Dr. Dawg

Israel: the Godwin factor

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Haredi in Jeruslaem.jpg

Israel, one might think, would be the last place where the lazy or polemical use of Nazi analogies with present-day Israeli actions and policies would flourish. So I hardly know what to make of stories like this and, more recently, this.

From the earlier article:

No one in Israel really thinks the IDF and the SS are one and the same, or that Palestinian life under the occupation is identical to that of the Jews in the concentration camps, not to mention the extermination camps. But it turns out that IDF soldiers have been drawing such comparisons for years. Quietly, for themselves.

…Haaretz correspondent Dan Sagir interviewed a deputy company commander in the armored corps whose unit served in Jenin at the start of the intifada. “The battalion knew we were a company of ‘killers,’” the officer - the son of Holocaust survivors - related. “We were for an aggressive solution. We tried to shoot using all means, we injected gas into schools from which stones were thrown at us. In the battalion we were known as the ‘Auschwitz company’ or the ‘Demjanjuks’ because we made such extensive use of gas.” (Sagir also mentioned another, far older example: the facility where paratroopers are taught to deal with the jolt of the straps when the parachute opens is called “Eichmann” by the soldiers. )

… “The facility has 12 watchtowers. Some of the soldiers are shocked at the resemblance between these towers and other towers, which they learned about in their childhood. In fact, the shock is purely emotional and lacks any factual basis. After all, the watchtowers that appeared in Europe in the 1930s, for example, were mostly made of heavy European wood, whereas the towers of the Gaza shore facility are made of light Israeli metal, manufactured by a factory in Tiberias.”

I’ve said all along there are crucial distinctions to be made. But I wasn’t exactly thinking of construction materials.

Here, in any case, is perhaps the nub of it:

… They precede their stories with “Listen, I am not comparing,” or “It’s not the same thing and there is no connection, but … ” and other expressions of their searing psychological distress. It’s hard to be both victim and victimizer at the same time. The evacuation of a large number of civilians, more than 4,000, including women and children, before a bombing run by the IDF, with the aim of preventing casualties, was dubbed “Schindler’s list.”

… [I]t’s impossible not to compare, there’s no way not to think about it.” [emphases added]

In Israel, at present, the public is convulsed by a group of ultra-orthodox Jews who want nothing less than gender apartheid for the entire country: women at the back of the bus, separate sidewalks and store entrances, that sort of thing.

The debate politely uses the term “exclusion” to refer to women under this gender regime. (Some women are unimpressed with the word and its restricted use, pointing out that it’s just a euphemism for misogyny and gynophobia, should be named as such, and applies to a good deal of secular Israel as well.)

Now the Haredim extremists—there are moderate Haredim as well, who stand appalled—have cleverly appropriated the term for themselves, and recently staged a revolting display in Jerusalem, dressed in Nazi concentration camp clothing with yellow stars bearing the word “Jude.” They claim to be the ones being excluded, and compare their situation to Jews in Nazi Germany persecuted under the Nuremberg Laws. This, too, has produced a considerable outcry, as one might expect.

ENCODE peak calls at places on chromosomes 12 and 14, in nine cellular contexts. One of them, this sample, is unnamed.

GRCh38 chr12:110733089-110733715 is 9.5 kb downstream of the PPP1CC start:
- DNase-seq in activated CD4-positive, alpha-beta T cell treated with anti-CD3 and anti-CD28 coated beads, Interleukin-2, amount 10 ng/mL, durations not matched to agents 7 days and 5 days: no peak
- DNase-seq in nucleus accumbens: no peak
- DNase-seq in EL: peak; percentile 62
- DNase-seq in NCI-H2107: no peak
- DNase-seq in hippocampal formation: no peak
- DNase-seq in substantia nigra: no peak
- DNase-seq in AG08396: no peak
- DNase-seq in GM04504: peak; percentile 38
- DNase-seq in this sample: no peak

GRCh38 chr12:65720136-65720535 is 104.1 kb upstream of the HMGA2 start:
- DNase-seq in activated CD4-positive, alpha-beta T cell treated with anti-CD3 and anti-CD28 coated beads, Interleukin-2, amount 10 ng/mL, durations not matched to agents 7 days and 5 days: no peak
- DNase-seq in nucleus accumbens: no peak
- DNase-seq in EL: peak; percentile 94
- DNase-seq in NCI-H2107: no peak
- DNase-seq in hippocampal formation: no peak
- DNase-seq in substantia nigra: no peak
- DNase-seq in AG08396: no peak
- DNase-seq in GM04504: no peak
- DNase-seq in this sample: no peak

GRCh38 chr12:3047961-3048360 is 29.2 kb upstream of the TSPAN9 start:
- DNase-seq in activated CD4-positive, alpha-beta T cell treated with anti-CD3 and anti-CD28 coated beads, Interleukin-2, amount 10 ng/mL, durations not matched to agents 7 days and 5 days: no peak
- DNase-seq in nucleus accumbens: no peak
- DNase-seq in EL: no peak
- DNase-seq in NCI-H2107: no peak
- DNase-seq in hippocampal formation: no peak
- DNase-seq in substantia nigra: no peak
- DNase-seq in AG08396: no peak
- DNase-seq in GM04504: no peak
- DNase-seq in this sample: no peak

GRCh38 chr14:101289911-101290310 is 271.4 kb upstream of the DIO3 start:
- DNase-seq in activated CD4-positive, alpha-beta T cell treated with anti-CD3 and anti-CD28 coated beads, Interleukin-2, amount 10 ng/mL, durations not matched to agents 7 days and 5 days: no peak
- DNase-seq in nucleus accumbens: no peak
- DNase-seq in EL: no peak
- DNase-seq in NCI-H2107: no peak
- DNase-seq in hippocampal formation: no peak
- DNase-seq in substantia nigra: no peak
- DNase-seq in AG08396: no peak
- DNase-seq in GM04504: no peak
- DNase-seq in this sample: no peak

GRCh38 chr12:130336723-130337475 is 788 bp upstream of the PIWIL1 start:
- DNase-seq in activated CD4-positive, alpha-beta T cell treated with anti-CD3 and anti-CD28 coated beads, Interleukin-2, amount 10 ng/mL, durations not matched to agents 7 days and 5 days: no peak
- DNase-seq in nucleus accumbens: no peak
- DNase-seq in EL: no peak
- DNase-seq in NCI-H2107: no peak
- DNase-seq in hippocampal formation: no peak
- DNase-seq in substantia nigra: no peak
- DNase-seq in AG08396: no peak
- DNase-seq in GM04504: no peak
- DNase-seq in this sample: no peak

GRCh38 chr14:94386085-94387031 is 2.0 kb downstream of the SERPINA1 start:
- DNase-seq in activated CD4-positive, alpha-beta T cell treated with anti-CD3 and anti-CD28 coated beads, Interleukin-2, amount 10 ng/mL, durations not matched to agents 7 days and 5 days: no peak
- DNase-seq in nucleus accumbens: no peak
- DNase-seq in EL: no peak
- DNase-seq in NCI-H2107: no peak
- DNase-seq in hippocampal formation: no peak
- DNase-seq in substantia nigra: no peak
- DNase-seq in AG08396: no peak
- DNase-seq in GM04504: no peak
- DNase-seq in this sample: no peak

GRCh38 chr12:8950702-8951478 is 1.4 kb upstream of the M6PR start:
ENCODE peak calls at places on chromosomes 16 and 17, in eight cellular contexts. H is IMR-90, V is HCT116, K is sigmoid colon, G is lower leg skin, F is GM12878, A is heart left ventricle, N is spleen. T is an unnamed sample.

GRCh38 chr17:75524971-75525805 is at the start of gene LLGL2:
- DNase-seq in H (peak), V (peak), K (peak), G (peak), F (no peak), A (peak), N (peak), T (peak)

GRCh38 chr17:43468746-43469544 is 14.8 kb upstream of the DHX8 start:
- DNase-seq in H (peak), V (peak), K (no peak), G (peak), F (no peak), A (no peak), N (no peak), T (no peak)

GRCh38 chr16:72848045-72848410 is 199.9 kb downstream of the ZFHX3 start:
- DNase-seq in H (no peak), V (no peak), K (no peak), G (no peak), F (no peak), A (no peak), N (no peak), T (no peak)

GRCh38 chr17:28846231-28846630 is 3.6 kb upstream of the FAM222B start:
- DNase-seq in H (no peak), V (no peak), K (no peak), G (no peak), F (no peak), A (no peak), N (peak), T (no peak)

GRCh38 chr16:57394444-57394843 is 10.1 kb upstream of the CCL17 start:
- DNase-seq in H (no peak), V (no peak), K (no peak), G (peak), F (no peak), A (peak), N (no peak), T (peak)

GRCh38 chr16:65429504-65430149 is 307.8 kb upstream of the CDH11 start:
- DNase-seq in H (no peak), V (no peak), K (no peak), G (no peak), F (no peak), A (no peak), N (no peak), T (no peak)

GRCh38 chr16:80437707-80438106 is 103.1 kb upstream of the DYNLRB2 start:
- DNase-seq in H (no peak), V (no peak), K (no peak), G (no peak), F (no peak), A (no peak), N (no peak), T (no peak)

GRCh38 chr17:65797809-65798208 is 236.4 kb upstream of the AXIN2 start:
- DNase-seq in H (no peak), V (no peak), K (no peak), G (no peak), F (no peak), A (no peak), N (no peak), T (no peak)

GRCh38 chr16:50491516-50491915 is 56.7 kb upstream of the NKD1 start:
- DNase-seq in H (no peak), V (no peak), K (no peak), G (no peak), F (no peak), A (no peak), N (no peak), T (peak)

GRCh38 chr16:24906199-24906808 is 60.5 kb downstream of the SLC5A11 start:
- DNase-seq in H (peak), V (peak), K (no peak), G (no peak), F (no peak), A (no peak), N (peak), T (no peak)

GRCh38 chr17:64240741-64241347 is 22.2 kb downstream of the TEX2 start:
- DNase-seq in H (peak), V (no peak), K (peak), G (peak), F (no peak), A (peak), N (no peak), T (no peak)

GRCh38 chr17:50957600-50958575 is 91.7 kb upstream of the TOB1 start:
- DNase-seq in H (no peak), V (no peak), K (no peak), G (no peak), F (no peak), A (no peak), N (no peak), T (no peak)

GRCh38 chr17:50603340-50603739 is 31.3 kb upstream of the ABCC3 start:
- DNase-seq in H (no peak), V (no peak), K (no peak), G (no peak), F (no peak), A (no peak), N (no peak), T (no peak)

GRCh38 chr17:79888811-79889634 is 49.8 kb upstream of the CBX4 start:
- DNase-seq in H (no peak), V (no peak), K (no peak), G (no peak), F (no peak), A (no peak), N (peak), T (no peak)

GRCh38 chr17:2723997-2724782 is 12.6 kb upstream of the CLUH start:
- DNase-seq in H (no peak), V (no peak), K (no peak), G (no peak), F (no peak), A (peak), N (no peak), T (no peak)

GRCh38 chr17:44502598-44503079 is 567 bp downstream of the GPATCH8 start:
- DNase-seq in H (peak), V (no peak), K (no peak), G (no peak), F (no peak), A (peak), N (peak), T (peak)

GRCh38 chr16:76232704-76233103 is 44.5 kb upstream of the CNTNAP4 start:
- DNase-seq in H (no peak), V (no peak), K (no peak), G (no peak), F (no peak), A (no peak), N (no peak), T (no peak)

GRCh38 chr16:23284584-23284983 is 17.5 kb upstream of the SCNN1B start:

You really have to rub your eyes and wonder. In Canada, you can be (rightly) admonished when making sloppy and wrong comparisons between the Warsaw Ghetto and the open-air prison that is Gaza, and called an “anti-Semite” into the bargain for so doing. But Israel is where the real battle rages.

The binary Jews/Nazis has always offended and perplexed me. When skinheads attacked Roma or Tamils in Canada, the press used to ring up Bernie Farber of the then-Canadian Jewish Congress for a response, instead of leaders from those communities. It’s as though there were two forces contending in Manichaean fashion, with the rest of us as spectators. In the real world, decent folks of all stripes have a stake in anti-Nazism: to assign this exclusively to Jews is to place upon the latter a burden that all of us should rightfully be carrying.

In Israel, this binary, re/presented, appears to imbue the very fabric of Israeli life. In one respect, this is trivially easy to understand. The experience of the Holocaust, directly and vicariously, brings its strange and ironic eddies, reverberations and echoes. The Nazi is perceived as the exact opposite of a Jew, the quintessential anti-Jew. There are problems with such dialectical oppositions, however, including the impossibility of separating them.

But Jews calling each other Nazis? Calling themselves Nazis? That seems incomprehensible. Crazy-making. Agonizing. As I noted at the outset, I don’t know what to make of this: it needs to be deeply problematized and explored. In the meantime, any analytical hints from commenters would be welcome.

[H/t fern hill, b/c]

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This page contains a single entry by Dr. Dawg published on January 2, 2012 1:17 PM.

The Sun shines again on anti-Muslim bigotry was the previous entry in this blog.

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